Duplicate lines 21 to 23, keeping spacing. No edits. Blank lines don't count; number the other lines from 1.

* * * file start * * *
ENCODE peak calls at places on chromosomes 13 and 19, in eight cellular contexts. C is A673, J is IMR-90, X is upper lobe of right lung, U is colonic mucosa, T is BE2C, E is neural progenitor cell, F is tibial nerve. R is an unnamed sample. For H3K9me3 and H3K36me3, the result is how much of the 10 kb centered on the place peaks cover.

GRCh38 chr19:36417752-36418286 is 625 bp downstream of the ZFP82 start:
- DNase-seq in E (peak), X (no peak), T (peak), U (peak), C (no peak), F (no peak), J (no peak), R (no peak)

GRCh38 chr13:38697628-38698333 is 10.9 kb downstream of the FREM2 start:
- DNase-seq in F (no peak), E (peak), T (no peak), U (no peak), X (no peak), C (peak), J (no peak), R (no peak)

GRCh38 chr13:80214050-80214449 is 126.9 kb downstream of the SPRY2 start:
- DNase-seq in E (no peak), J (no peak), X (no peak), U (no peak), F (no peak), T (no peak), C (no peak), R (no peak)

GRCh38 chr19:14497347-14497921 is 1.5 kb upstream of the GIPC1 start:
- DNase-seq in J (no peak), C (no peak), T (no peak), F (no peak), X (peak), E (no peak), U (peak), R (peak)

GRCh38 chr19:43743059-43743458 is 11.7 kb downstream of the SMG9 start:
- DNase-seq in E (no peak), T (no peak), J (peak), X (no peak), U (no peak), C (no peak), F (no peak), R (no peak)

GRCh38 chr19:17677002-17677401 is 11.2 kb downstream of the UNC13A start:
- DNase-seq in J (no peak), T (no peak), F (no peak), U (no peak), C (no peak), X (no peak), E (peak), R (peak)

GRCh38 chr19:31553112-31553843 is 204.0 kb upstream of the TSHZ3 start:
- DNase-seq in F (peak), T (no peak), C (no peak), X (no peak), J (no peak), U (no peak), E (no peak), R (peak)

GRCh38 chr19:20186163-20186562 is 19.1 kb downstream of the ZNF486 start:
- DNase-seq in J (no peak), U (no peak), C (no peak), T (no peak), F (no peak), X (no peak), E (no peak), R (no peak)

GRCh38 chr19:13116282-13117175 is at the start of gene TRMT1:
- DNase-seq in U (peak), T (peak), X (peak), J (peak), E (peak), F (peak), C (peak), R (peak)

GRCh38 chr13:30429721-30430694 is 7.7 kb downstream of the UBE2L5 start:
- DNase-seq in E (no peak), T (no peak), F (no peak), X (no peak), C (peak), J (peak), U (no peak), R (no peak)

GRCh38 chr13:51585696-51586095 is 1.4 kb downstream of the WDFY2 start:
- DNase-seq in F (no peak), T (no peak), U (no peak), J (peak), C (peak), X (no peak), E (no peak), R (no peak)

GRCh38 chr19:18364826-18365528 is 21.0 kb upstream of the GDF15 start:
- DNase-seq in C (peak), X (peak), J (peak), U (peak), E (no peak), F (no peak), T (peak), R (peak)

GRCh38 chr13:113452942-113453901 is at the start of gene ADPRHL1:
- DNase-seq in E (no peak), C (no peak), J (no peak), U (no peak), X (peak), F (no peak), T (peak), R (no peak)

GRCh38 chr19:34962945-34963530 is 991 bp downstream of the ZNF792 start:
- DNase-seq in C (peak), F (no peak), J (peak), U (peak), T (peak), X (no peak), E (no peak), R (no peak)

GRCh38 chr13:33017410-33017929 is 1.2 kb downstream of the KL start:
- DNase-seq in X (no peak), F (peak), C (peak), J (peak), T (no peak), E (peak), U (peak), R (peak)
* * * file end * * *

- DNase-seq in E (no peak), T (no peak), F (no peak), X (no peak), C (peak), J (peak), U (no peak), R (no peak)

GRCh38 chr13:51585696-51586095 is 1.4 kb downstream of the WDFY2 start:
- DNase-seq in F (no peak), T (no peak), U (no peak), J (peak), C (peak), X (no peak), E (no peak), R (no peak)